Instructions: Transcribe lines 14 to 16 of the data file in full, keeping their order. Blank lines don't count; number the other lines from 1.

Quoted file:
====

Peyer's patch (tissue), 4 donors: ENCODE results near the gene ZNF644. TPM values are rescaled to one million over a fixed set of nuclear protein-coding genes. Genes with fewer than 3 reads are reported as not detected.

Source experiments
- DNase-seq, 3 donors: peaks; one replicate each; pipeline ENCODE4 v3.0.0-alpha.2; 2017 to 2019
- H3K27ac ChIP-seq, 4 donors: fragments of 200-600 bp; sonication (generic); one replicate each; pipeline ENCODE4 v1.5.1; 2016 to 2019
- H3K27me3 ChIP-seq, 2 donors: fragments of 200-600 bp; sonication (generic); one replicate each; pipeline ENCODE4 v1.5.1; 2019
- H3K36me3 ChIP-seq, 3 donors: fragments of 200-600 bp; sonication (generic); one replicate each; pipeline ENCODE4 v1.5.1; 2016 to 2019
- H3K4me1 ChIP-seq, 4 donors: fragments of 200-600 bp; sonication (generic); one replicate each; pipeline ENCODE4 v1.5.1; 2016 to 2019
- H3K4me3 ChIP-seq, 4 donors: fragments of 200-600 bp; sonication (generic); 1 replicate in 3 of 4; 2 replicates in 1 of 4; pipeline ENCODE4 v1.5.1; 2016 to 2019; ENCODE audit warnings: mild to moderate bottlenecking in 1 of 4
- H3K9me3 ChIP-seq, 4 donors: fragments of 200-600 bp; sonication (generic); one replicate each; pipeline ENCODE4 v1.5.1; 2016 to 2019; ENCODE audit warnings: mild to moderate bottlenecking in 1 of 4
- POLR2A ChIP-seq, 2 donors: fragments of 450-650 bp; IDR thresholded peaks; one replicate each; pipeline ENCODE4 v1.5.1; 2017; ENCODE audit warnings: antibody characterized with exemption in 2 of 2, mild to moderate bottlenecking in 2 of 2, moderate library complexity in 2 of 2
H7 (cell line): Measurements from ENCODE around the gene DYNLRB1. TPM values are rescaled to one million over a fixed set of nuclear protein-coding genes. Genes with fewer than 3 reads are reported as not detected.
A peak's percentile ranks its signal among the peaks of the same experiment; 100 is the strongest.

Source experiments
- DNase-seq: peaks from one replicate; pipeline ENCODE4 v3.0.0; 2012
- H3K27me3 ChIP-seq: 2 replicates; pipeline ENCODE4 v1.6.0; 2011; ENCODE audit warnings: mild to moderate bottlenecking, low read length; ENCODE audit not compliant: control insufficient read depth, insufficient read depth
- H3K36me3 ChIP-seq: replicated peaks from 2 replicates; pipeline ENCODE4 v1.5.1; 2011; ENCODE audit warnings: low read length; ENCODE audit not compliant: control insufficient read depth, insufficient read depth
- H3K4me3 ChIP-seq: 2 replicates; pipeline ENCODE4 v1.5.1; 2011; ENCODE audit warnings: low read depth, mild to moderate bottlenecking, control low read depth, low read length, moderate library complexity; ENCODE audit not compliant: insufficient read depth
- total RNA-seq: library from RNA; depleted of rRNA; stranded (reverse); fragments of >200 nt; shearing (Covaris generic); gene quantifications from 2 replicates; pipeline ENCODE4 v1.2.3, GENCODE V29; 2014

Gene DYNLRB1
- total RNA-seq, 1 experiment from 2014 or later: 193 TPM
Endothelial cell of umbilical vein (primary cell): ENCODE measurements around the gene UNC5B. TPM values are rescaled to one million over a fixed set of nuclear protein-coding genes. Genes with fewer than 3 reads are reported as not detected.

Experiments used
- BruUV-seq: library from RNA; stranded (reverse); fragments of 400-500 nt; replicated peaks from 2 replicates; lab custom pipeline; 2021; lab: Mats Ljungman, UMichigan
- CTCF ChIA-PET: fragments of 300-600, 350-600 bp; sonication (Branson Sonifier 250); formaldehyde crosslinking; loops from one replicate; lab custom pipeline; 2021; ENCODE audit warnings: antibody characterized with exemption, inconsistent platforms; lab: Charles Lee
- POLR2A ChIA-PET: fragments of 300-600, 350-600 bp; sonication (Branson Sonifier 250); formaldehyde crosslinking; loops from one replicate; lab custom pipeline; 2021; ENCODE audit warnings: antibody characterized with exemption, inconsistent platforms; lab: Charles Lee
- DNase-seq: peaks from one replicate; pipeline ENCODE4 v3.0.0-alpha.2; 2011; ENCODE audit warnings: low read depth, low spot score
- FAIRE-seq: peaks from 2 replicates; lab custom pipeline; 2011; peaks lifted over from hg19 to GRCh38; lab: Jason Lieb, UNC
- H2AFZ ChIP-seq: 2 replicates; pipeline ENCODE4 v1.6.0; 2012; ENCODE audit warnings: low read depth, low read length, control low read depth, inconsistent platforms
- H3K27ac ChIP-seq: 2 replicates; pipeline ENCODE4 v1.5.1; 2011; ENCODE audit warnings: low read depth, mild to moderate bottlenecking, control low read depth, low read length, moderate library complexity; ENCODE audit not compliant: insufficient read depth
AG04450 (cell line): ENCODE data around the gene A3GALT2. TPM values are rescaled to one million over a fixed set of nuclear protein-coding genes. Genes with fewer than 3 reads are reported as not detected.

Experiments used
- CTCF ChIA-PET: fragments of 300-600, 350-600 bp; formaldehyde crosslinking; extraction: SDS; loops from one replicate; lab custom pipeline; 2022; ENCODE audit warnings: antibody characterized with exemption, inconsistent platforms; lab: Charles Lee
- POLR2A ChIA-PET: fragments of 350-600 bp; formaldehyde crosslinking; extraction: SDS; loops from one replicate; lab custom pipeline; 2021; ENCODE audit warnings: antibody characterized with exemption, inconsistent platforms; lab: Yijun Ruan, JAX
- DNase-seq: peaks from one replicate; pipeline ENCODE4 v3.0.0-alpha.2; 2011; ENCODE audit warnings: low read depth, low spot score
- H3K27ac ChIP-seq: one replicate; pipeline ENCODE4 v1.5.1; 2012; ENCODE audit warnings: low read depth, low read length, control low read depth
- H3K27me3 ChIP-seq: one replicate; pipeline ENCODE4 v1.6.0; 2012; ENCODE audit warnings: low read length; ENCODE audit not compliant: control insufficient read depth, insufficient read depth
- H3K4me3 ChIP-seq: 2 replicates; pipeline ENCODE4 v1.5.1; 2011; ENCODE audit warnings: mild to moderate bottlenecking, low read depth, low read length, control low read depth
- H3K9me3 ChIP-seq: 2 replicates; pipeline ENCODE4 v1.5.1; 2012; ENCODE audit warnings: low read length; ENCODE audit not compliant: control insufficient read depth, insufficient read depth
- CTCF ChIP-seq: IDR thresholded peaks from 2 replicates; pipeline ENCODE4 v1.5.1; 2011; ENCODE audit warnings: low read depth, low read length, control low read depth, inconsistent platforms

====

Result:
- DNase-seq: peaks from one replicate; pipeline ENCODE4 v3.0.0; 2012
- H3K27me3 ChIP-seq: 2 replicates; pipeline ENCODE4 v1.6.0; 2011; ENCODE audit warnings: mild to moderate bottlenecking, low read length; ENCODE audit not compliant: control insufficient read depth, insufficient read depth
- H3K36me3 ChIP-seq: replicated peaks from 2 replicates; pipeline ENCODE4 v1.5.1; 2011; ENCODE audit warnings: low read length; ENCODE audit not compliant: control insufficient read depth, insufficient read depth